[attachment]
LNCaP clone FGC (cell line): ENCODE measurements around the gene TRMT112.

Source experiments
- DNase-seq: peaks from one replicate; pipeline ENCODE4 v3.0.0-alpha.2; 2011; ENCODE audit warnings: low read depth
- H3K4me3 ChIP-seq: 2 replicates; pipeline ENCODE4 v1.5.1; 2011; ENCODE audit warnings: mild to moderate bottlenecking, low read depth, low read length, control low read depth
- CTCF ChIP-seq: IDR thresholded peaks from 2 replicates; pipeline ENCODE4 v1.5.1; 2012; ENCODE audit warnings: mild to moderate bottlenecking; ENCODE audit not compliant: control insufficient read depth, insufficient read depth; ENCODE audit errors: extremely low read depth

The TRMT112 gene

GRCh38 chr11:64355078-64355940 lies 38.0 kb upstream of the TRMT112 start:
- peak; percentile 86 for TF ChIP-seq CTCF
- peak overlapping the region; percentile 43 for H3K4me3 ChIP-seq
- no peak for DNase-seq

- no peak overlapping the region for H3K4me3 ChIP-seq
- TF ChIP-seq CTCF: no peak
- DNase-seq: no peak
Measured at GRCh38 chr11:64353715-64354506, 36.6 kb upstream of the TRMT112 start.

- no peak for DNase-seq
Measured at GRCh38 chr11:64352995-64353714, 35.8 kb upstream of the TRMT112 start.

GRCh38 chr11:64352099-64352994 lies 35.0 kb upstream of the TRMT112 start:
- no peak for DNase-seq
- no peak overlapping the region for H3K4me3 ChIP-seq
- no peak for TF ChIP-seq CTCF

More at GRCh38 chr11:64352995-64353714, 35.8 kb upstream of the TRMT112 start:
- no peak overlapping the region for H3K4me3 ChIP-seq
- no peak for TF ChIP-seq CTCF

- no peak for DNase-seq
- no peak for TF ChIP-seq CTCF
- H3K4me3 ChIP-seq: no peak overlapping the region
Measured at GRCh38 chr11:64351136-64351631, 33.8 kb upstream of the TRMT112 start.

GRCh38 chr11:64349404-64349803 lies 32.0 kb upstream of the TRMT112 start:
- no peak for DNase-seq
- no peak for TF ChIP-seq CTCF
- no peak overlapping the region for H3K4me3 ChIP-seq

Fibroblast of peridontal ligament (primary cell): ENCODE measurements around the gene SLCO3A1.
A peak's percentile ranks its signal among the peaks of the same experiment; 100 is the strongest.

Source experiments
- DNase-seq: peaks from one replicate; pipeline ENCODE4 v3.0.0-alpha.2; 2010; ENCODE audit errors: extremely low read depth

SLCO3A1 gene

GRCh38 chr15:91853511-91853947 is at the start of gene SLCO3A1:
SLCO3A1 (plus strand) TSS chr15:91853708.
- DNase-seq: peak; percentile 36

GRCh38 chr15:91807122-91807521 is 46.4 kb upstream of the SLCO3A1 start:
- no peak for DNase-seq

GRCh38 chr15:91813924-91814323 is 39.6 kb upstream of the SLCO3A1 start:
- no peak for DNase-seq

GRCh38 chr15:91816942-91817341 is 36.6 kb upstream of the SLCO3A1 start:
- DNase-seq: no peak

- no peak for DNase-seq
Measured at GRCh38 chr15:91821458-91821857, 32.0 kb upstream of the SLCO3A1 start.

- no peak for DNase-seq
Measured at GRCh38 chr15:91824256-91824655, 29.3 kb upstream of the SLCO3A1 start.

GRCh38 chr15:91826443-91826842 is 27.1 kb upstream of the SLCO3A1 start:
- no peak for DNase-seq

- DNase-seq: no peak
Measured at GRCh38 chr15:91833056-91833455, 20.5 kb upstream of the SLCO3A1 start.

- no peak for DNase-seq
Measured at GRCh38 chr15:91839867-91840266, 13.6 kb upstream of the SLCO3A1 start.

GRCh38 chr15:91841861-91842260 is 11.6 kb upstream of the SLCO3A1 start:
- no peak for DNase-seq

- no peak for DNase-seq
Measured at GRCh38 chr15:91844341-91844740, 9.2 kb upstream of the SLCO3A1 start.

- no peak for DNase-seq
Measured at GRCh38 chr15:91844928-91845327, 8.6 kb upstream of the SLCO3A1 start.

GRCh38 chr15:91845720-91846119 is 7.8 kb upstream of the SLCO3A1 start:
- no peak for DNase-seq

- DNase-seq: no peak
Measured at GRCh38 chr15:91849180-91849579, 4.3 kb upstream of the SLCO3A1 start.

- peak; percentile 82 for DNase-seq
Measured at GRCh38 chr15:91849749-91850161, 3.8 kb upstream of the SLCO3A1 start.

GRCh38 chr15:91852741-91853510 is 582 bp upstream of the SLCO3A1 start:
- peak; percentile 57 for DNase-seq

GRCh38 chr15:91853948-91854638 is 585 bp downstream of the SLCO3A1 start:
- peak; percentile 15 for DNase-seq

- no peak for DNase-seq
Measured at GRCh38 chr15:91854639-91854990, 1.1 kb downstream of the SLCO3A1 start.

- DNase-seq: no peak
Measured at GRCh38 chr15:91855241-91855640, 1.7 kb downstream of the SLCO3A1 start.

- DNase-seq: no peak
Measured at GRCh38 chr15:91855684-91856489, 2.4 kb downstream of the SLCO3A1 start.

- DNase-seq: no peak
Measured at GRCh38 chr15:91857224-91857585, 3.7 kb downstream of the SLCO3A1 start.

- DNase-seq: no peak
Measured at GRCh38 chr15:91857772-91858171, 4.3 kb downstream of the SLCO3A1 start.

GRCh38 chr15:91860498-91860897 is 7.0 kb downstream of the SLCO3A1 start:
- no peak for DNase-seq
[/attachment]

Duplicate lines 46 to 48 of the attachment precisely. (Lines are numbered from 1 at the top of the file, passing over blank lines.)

- no peak for DNase-seq
Measured at GRCh38 chr15:91821458-91821857, 32.0 kb upstream of the SLCO3A1 start.

- no peak for DNase-seq